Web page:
Welcome to $100,000 Fantasy Garage Challenge Week
In place of the usual Monday discussion-starter, we're going to try something completely different.
In the comments to my Chrysler 300 review, reader "Hiptech" provided a link to a video review of the 300's Dodge platform mate at Everyday Driver. I got to rooting around on the Everyday Driver site and discovered that they'd had a "Dream Garage" reader contest a few years back. That gave us the idea to try one of our own.
Car Lust proudly announces the $100,000 Fantasy Garage Challenge. (Insert brass fanfare here.) The concept is simple: pretend that a generous but reclusive billionaire who reads Car Lust has given you $100,000 to spend on motor vehicles for you and your family. To answer the challenge, tell us what you'd buy with that kind of scratch.
We the Car Lust contributors will be taking turns for the next few days describing what's parked in our fantasy garages. If you'd like to play along too, the official rules are after the jump.
1. You must spend the entire $100,000 if possible, but in any event no less than $97,500 of it. (No fair buying a $500 beater and investing the rest.)
2. You must buy vehicles that will be sufficient to serve the reasonably forseeable transportation needs of you and your household. There should be at least one vehicle in the mix that is identified as your daily driver. Once you've met the basic needs of your household, you can buy road toys with whatever's left of the $100k.
4. At least one vehicle must be a new model presently on sale in North America.
5. Assume that you will pay straight MSRP for a new vehicle--we'll ignore tax, title, trade-in, rebates, Auto Show Bonus Cash, the salesman's brother-in-law discount, your mad bargaining skillz, and all that stuff just to keep it simple.
6. For a used vehicle, use NADA Blue Book value or the asking price in an online ad. (A dealership's online listing counts as an "ad" for this purpose.)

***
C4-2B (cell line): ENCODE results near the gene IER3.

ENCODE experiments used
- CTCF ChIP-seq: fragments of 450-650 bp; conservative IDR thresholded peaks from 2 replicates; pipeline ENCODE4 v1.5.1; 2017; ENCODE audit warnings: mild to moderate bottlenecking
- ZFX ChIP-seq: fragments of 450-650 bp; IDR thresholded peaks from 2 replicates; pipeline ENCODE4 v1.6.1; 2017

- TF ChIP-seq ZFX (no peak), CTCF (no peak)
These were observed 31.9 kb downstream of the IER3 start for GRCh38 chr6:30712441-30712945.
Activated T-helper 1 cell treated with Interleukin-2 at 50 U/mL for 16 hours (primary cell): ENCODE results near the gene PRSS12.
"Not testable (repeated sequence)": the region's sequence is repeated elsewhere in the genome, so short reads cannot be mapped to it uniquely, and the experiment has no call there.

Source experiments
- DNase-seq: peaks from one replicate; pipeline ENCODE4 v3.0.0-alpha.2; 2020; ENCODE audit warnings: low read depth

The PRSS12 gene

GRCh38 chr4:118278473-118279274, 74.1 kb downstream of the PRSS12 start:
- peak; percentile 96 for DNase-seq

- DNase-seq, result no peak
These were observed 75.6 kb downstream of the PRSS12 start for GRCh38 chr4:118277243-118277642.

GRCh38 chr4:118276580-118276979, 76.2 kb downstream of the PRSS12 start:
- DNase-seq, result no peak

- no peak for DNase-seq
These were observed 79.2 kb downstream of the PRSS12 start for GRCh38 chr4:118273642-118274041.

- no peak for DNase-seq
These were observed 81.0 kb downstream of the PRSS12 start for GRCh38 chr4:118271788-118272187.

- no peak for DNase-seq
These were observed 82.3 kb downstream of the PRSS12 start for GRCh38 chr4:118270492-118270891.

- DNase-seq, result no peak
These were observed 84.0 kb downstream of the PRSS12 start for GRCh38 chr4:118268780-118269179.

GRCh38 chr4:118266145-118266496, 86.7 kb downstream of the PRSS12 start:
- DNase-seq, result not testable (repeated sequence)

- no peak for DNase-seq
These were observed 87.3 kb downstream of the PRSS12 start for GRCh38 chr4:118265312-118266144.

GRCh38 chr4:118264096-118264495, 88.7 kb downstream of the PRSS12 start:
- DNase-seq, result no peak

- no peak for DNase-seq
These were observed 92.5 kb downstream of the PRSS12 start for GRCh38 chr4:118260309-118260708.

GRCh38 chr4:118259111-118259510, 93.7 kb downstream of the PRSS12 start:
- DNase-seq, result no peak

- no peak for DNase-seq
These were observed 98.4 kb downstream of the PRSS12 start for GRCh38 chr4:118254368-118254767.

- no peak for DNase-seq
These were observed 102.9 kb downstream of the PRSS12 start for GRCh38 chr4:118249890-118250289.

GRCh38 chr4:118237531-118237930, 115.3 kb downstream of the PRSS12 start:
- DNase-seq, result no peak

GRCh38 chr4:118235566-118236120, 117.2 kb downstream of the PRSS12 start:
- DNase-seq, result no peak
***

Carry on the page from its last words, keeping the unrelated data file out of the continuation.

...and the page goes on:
For NADA Blue Book purposes, assume a car in "clean retail" condition which has accumulated 12,000 miles per year from the year of manufacture through the end of 2012, to a maximum of 150,000. (Example: a 2010 model year car would be valued as if it had 36,000 miles.)
If you're using an ad price, your response should include a link to the specific ad.
If you can't find an ad and the car isn't priced on the NADA website, estimate the price by any available reasonable means, but explain how you made the estimate.
7. If you will be modifying one of your selections, the cost of the modification should be added to the price. Include a source or other justification for the price of the modification.
If you are selecting a car from overseas that is not presently street legal in the U.S. (example here), include the cost of "federalizing" it.
Repainting or major body repair/restoration counts as a "modification," but do not factor in scheduled maintenance or running repairs.
8. If you want to keep your current ride(s), you have to charge it (them) off against the $100,000 at the current NADA "clean retail" price. (Example: my GTI has a "clean retail" value of $13,800, so if I'm keeping it that amount gets subtracted from my $100k.)
9. For each vehicle you select, give us a brief (sentence or two) explanation of why you picked it.
Leave your response in the comments, or e-mail it to the Car Lust Global Operations Center mailbox, email@example.com. I'll compile the reader responses into a follow-up post sometime next week.
Have fun shopping!
--Cookie the Dog's Owner